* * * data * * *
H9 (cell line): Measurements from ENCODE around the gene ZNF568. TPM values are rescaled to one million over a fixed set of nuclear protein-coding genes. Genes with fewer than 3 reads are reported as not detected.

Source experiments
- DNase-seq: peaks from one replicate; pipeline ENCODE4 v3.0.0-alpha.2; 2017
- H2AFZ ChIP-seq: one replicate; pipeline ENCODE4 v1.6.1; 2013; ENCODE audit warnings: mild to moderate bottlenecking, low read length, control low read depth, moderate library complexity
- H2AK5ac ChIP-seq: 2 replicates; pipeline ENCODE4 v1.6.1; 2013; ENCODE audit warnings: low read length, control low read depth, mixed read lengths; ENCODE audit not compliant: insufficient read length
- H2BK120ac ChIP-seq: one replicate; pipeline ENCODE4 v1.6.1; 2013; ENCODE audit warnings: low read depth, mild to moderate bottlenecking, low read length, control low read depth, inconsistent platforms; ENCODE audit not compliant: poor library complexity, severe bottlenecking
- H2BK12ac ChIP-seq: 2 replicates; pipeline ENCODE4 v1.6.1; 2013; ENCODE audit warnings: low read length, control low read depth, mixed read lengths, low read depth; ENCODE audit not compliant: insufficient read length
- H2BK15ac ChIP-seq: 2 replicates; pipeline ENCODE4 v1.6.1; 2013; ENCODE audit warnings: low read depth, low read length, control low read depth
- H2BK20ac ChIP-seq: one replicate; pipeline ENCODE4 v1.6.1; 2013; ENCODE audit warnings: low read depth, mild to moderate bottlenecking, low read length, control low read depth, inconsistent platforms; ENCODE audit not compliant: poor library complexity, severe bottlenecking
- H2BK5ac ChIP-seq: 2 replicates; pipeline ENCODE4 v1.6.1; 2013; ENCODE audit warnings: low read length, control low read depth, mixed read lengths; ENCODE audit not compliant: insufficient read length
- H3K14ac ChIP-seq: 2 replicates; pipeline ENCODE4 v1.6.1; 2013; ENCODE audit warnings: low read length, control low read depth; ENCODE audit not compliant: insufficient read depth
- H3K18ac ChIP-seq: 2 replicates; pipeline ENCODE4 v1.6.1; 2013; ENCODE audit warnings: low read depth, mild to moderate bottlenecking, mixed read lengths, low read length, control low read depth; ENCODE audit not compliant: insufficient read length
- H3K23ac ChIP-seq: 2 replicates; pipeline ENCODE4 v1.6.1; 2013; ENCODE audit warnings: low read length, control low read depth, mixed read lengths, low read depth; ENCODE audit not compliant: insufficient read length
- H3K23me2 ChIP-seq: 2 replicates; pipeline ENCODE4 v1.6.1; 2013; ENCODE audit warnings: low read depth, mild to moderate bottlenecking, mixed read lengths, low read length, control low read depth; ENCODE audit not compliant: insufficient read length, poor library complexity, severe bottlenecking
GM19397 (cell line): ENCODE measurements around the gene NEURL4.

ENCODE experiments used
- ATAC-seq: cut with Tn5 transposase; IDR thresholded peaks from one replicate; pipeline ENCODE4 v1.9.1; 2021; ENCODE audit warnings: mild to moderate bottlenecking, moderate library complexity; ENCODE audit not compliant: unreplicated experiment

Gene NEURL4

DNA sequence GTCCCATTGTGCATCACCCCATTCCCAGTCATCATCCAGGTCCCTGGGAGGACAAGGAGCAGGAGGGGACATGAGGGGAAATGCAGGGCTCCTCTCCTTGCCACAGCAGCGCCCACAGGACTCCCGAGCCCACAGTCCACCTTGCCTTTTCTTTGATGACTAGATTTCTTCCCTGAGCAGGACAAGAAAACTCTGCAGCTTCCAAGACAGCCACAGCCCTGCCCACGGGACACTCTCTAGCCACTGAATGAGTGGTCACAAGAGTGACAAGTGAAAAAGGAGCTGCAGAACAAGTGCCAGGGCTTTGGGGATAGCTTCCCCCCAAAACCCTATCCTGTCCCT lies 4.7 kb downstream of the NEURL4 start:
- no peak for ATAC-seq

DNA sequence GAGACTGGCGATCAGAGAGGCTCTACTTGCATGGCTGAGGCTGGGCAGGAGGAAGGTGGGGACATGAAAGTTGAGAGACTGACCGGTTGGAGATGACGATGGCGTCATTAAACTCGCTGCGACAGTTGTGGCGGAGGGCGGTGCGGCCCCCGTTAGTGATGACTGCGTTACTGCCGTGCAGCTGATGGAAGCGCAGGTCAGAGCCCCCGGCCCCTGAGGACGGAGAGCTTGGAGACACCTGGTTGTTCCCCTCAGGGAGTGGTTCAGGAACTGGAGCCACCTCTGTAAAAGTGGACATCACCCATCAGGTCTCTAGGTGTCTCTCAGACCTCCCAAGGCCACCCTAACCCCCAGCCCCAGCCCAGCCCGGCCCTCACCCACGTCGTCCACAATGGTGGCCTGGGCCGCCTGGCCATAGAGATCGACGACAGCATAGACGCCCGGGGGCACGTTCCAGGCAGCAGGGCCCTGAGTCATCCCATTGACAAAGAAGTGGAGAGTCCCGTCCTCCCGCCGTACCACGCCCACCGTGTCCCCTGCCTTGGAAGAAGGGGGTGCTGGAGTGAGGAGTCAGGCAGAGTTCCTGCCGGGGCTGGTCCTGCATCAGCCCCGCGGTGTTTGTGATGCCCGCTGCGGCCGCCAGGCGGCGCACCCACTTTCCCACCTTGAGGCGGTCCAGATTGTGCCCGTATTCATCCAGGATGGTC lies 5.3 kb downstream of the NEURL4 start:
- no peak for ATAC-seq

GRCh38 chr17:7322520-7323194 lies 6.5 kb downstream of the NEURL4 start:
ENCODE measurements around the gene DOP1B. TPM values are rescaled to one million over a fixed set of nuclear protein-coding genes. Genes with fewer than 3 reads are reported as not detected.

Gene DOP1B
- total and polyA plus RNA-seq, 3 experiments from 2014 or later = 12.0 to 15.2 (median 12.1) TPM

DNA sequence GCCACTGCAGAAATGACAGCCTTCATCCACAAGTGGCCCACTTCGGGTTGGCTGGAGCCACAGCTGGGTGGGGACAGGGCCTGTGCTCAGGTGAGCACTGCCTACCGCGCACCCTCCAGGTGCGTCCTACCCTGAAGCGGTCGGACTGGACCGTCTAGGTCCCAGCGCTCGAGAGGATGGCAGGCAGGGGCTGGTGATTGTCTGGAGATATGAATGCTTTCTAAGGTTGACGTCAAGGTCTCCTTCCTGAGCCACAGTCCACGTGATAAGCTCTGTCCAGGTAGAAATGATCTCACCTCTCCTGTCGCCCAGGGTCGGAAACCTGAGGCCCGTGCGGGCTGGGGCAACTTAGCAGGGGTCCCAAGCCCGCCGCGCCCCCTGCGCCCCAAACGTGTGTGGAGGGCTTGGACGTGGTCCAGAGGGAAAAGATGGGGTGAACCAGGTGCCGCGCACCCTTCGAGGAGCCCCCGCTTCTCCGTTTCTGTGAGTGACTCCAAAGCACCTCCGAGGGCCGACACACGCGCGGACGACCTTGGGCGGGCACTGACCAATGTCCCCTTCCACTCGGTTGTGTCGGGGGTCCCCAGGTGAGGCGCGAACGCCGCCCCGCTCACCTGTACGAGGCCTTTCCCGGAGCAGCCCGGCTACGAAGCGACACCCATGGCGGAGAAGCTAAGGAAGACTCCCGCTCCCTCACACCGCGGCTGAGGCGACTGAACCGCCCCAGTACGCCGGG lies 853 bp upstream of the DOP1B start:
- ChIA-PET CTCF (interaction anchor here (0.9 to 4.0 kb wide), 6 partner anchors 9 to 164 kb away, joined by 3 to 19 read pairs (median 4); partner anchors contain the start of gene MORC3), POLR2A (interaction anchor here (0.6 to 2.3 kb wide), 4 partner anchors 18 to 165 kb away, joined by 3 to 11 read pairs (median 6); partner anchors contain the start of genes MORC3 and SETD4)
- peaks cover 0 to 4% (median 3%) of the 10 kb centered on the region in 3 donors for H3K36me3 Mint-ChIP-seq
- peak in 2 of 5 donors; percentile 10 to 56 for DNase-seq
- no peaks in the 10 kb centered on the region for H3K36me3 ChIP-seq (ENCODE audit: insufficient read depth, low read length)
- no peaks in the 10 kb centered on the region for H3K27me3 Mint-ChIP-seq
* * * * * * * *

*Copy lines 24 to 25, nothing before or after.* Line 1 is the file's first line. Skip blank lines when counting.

ENCODE measurements around the gene DOP1B. TPM values are rescaled to one million over a fixed set of nuclear protein-coding genes. Genes with fewer than 3 reads are reported as not detected.

Gene DOP1B